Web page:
The Proof of Riemann Hypothesis, the Key to the Door Is the Periodicity

Abstract

The Riemann hypothesis is a well-known mathematical problem that has been in suspense for 162 years. Its difficulty lies in the fact that it is involved in an infinite integral which includes infinite series with complex variables. To detour this is in vain, since all the messages are hid in it. To unscramble them, there is a totally new idea, that is, the “periodicity”! By investigating the numerical approximate values of zero points, an explicit distribution law on the critical line was found. To accord with this, a periodic form for the real part of Xi function was constructed and rigidly proved. The Riemann hypothesis can be divided into three progressive propositions. The first proposition (the number of zero points in the critical strip satisfies a certain estimation) had been proved in 1905. The second proposition (the number of zero points on the critical line satisfies the same estimation as in the critical strip) is ever in suspense. It can be solved perfectly with the newly found “periodicity”. The third proposition (all the nontrivial zero points are on the critical line), that is, the Riemann hypothesis, is also true. The proof is a combination of the symmetry, monotonicity, periodicity of the Xi function and the extremum principle of the harmonic functions. It is the moment to draw full stop for this suspending problem.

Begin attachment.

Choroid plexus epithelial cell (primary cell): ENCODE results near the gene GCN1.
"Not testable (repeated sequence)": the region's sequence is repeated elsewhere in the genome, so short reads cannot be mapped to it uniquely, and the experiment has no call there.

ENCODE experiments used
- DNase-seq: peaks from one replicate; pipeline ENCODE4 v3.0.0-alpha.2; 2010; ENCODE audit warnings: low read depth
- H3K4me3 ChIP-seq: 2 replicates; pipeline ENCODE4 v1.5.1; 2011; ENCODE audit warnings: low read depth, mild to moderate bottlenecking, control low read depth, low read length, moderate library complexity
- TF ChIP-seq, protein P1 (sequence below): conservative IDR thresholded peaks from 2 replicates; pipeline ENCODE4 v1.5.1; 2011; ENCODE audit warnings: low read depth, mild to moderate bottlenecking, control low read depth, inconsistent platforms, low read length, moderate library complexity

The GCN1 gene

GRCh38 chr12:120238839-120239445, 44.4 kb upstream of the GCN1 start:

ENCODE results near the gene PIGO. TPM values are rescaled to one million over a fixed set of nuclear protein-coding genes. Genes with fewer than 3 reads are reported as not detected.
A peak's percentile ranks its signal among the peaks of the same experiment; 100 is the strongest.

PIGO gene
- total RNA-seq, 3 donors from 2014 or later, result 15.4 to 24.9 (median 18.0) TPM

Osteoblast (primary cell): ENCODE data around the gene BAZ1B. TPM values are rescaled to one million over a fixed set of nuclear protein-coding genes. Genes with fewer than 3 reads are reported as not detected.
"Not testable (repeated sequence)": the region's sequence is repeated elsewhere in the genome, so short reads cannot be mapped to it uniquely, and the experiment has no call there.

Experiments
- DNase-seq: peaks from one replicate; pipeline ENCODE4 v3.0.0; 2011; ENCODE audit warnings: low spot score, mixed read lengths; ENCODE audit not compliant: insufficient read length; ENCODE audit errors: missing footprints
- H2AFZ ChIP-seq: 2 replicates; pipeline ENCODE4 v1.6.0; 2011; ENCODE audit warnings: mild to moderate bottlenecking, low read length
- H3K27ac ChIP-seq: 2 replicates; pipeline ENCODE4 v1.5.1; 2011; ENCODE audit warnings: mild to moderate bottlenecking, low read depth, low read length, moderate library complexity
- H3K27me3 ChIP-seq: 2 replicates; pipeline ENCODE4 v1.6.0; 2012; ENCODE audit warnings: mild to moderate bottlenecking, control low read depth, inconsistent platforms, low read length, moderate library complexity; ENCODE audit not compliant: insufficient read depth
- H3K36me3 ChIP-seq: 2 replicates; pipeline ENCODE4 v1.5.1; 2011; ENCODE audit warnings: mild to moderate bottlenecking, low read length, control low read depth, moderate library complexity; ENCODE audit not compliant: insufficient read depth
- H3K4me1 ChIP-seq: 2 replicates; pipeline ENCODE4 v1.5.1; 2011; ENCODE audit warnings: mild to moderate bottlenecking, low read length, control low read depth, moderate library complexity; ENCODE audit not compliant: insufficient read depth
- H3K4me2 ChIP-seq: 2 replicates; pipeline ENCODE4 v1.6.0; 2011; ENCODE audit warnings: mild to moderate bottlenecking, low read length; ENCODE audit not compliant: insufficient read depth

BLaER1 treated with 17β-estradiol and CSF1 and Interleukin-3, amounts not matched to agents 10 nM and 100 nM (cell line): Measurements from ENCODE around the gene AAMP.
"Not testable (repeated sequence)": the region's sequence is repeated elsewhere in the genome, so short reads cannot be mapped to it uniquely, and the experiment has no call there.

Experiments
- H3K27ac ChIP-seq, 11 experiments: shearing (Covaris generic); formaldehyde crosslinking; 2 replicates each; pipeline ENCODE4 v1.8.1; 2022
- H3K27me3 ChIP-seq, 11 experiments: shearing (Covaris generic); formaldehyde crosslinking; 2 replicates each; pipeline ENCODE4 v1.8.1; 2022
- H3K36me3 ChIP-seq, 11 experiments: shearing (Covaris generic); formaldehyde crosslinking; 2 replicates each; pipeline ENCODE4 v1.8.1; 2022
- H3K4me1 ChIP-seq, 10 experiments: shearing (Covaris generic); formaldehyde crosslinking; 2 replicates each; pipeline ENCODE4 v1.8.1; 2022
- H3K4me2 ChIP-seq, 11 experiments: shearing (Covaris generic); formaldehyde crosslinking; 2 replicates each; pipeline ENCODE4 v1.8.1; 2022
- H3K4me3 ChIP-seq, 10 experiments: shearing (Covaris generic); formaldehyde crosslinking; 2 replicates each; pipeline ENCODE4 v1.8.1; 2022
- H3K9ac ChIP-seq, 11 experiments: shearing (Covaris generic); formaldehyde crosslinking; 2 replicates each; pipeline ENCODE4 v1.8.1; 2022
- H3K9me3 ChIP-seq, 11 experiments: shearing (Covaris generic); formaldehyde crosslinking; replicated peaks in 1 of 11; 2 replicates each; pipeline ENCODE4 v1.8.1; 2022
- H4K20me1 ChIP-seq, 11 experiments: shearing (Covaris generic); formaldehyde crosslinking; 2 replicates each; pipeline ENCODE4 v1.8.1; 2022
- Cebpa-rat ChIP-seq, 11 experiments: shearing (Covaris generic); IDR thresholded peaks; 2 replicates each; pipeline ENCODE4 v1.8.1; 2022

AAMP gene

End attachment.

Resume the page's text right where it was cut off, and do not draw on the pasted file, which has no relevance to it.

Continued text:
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Wang, J.L. (2021) The Proof of Riemann Hypothesis, the Key to the Door Is the Periodicity. Applied Mathematics, 12, 723-765. doi: 10.4236/am.2021.128050.

1. Introduction

The Riemann hypothesis is a well-known mathematical problem. It had ever been a global hot topic when British mathematician Michael F. Atiyah (1929- 2019) reported his proof in Heidelberg Laureate Forum on Sep. 24, 2018. Unfortunately, his approach does not work and now this problem is still in suspense. To crack it, just as reported by New Scientist in [1], “unless with a totally new idea.” To read through the monographs in [2] [3] [4] and the popular readings in [5] [6], one can find the difficulty of Riemann hypothesis lies in the complexity of the Zeta function. Essentially, it is involved in an infinite integral which includes infinite series with complex variables. To detour this infinite integral is in vain, since all the messages are hid in it. To unscramble them, in my brain many ideas appeared and died during the past three years. Among them there is only one which survives and could be seen as “a totally new idea”. This is the “periodicity”! The proof will be a combination of the symmetry, monotonicity, periodicity and extremum principle. Notice that the present article may become the terminator of this problem, a whole story will be told.